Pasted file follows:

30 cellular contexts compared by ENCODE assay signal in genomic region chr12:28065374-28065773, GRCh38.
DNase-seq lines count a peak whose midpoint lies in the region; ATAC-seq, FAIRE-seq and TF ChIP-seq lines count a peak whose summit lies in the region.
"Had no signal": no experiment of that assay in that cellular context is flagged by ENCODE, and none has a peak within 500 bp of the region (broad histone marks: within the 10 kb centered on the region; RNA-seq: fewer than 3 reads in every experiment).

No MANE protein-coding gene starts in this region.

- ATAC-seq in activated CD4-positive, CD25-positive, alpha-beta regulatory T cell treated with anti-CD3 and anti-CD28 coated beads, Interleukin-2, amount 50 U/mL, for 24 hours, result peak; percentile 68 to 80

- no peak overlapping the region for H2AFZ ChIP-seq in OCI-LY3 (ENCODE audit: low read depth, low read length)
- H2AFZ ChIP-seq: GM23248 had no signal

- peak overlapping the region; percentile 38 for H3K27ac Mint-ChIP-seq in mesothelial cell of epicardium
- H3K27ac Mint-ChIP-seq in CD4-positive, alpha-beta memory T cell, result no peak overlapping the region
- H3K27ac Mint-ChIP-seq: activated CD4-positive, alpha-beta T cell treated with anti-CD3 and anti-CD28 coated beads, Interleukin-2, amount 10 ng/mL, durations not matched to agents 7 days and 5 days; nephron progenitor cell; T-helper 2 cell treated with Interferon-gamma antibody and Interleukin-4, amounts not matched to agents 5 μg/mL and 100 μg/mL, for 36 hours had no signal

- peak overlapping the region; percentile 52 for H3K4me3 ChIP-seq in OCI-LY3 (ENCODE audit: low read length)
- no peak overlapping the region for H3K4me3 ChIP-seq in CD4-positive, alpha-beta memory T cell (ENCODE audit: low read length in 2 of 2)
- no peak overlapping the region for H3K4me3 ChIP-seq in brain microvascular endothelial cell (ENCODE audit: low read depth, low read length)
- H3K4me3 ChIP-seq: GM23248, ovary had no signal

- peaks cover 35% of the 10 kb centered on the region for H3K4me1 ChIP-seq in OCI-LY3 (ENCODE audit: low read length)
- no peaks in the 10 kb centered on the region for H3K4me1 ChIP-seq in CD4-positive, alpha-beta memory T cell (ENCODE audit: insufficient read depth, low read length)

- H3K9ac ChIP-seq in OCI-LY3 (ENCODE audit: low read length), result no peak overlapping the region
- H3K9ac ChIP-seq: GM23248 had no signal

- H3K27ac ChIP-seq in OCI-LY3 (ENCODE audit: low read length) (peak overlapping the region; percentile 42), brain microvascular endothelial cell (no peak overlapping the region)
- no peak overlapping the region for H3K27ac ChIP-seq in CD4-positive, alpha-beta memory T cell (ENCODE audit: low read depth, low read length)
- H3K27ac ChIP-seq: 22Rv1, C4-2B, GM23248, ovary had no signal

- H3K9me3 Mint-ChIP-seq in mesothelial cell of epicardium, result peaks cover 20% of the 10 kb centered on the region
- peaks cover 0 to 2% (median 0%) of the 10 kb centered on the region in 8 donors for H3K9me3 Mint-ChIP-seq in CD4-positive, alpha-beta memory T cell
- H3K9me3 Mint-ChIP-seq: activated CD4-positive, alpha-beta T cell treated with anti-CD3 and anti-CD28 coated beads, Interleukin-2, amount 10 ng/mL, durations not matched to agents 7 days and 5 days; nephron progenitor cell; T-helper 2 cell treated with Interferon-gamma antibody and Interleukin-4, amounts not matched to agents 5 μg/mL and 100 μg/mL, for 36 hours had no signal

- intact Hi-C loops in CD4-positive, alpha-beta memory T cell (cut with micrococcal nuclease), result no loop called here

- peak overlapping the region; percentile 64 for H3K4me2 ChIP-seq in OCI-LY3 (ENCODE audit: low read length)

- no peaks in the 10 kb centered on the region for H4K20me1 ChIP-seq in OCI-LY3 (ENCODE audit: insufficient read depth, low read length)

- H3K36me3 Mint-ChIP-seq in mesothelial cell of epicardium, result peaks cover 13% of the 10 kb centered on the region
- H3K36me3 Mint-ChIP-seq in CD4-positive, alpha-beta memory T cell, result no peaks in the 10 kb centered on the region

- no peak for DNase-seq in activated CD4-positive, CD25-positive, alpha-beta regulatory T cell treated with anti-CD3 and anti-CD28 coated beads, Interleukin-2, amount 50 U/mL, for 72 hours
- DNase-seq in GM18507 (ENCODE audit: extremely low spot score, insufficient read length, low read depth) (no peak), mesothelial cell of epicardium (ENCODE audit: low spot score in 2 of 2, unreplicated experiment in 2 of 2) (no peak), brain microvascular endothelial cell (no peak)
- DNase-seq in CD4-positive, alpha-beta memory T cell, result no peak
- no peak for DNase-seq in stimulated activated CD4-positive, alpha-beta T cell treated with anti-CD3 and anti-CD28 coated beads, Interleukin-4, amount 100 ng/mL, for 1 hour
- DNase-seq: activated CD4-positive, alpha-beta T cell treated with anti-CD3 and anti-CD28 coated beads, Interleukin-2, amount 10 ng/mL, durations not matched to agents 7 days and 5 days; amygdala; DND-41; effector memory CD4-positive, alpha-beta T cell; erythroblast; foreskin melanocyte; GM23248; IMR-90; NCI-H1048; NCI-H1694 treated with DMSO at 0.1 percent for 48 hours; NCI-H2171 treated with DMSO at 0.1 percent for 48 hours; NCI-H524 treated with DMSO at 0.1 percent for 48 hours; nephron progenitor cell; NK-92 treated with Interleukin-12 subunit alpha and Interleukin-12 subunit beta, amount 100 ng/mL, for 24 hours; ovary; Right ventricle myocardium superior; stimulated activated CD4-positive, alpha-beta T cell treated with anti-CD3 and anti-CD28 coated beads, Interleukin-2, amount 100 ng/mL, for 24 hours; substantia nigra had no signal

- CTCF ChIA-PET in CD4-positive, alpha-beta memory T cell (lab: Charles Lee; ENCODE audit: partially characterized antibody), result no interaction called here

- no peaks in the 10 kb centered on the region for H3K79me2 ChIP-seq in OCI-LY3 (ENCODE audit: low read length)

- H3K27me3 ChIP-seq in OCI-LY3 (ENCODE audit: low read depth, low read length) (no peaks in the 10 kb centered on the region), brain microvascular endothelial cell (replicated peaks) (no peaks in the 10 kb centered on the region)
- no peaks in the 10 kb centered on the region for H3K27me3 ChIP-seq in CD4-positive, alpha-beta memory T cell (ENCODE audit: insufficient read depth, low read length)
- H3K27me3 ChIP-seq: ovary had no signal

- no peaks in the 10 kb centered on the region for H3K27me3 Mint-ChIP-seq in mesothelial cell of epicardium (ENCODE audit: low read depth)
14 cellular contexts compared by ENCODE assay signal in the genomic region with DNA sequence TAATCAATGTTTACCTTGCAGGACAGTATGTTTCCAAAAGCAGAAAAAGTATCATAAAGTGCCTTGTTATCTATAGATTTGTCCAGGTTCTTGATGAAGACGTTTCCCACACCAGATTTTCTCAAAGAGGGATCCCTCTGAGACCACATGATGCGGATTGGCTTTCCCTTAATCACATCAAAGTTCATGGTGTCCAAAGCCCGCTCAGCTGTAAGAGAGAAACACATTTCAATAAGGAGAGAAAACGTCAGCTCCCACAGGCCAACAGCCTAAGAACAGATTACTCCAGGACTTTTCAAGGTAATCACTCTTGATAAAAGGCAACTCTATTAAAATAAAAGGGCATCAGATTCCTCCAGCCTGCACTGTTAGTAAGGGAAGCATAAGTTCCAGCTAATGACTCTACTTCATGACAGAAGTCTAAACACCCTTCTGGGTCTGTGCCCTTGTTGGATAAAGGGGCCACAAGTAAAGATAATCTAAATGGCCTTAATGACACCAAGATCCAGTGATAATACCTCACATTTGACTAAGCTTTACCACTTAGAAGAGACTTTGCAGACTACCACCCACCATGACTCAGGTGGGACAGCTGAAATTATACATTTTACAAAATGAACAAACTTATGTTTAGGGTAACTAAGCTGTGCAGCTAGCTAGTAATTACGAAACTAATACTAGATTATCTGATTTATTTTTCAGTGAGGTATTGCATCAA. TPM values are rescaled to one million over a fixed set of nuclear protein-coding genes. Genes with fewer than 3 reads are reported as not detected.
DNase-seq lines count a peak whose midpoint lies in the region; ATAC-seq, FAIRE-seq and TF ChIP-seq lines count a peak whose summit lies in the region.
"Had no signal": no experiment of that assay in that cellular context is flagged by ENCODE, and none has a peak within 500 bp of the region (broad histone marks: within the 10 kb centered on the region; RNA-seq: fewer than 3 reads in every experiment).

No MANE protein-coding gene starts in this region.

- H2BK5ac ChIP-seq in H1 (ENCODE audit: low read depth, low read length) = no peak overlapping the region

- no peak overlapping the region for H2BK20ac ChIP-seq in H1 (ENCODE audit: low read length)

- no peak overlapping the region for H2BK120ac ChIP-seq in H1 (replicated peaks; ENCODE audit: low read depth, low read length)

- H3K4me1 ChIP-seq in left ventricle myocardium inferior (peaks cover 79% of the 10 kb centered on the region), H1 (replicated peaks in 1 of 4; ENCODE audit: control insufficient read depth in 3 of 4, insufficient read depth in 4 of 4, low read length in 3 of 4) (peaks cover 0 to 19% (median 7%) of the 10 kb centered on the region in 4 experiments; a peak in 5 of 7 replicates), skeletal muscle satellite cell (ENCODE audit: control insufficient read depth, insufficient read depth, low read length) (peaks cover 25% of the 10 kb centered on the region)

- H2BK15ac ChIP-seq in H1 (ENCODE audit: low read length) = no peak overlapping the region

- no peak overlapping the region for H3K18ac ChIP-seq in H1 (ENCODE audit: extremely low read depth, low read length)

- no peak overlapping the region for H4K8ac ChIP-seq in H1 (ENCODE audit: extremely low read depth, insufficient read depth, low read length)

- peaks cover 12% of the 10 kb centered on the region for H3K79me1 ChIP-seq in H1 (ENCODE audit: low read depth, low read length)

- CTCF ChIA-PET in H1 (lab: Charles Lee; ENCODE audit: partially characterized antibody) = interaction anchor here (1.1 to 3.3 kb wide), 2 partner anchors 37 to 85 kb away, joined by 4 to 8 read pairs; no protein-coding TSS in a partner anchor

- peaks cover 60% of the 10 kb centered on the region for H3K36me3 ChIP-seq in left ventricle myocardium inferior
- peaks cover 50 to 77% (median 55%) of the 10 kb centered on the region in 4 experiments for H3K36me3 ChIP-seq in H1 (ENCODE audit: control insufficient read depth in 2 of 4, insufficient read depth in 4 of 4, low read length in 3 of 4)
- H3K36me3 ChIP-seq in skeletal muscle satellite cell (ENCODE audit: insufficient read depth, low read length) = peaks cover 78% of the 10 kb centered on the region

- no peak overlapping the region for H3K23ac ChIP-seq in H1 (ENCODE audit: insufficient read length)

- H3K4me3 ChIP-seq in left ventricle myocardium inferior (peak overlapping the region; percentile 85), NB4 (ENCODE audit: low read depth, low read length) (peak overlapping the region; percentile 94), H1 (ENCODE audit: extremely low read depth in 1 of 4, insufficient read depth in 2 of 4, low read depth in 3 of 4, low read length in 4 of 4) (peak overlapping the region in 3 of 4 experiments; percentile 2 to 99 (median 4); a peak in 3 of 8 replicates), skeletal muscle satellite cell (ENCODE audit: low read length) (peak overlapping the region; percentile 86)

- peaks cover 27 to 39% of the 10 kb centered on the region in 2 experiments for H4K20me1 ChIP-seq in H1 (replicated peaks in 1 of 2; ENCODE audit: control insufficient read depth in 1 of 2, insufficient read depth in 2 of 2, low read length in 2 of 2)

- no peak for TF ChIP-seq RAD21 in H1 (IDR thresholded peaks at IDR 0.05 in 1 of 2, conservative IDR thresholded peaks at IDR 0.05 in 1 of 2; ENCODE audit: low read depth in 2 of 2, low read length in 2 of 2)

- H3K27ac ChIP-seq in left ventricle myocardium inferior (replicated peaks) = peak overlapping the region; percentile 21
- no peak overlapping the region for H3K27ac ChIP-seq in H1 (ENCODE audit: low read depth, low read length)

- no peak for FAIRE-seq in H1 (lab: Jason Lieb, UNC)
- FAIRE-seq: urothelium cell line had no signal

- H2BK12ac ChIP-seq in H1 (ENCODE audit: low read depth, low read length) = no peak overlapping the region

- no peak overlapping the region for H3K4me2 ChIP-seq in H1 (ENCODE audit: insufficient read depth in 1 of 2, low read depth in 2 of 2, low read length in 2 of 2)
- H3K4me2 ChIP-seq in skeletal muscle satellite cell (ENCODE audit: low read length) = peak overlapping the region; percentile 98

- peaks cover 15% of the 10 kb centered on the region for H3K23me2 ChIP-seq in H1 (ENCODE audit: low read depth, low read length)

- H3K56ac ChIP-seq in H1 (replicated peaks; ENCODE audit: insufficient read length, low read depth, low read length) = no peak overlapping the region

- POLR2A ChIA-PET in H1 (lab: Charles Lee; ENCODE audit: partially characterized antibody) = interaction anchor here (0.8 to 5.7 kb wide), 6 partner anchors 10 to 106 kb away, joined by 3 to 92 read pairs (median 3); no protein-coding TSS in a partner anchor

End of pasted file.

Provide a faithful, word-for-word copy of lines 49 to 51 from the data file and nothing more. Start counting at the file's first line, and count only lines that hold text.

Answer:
- H2BK15ac ChIP-seq in H1 (ENCODE audit: low read length) = no peak overlapping the region

- no peak overlapping the region for H3K18ac ChIP-seq in H1 (ENCODE audit: extremely low read depth, low read length)

- no peak overlapping the region for H4K8ac ChIP-seq in H1 (ENCODE audit: extremely low read depth, insufficient read depth, low read length)